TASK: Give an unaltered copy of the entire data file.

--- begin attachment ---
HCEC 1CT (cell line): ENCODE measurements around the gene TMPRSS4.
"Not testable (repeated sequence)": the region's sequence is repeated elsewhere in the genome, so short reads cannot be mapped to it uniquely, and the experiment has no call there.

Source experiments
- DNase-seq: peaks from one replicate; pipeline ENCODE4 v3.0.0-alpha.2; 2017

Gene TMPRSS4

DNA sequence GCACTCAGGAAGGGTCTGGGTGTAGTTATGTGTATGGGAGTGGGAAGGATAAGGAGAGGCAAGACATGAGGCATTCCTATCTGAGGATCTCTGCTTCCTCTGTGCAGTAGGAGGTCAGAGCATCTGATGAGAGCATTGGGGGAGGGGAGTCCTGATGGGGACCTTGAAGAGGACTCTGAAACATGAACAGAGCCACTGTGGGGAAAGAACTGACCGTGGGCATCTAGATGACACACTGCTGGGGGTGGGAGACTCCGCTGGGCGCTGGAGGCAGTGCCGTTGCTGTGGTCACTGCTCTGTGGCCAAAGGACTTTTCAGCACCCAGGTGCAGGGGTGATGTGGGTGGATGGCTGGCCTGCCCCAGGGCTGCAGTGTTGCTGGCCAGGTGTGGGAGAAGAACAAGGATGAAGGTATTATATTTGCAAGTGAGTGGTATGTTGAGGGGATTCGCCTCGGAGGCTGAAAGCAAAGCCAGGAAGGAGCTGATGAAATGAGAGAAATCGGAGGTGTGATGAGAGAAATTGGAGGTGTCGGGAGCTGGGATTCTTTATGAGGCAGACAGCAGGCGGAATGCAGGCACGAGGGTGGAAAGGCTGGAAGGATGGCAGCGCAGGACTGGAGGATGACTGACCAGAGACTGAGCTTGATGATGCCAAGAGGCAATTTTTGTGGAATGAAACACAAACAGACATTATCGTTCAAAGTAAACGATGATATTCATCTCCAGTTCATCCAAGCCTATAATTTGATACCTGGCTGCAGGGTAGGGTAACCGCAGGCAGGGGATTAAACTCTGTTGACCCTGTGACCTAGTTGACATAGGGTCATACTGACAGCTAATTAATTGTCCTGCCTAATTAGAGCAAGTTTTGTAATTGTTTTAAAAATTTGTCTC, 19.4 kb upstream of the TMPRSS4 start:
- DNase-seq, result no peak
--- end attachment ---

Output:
HCEC 1CT (cell line): ENCODE measurements around the gene TMPRSS4.
"Not testable (repeated sequence)": the region's sequence is repeated elsewhere in the genome, so short reads cannot be mapped to it uniquely, and the experiment has no call there.

Source experiments
- DNase-seq: peaks from one replicate; pipeline ENCODE4 v3.0.0-alpha.2; 2017

Gene TMPRSS4

DNA sequence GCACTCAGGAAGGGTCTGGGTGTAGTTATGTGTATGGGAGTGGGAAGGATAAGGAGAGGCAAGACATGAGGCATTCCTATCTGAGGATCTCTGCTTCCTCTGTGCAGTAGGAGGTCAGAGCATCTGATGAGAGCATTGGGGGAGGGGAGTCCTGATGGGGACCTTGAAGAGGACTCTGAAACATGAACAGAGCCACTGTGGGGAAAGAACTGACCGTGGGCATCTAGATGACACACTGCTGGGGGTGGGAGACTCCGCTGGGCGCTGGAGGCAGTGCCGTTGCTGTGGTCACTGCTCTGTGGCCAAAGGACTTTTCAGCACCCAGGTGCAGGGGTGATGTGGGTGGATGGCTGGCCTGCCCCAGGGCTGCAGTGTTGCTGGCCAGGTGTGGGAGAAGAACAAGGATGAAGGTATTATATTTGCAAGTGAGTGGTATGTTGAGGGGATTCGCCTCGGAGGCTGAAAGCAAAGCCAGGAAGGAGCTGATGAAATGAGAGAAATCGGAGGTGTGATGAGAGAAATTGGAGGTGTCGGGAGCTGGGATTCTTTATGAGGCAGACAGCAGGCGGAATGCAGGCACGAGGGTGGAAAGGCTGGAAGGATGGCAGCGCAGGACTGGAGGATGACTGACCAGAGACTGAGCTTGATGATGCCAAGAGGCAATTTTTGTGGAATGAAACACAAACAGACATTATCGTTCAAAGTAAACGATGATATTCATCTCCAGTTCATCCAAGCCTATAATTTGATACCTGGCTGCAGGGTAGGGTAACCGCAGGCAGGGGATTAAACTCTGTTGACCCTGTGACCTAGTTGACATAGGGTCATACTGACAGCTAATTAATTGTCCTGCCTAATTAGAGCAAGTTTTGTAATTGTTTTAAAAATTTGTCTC, 19.4 kb upstream of the TMPRSS4 start:
- DNase-seq, result no peak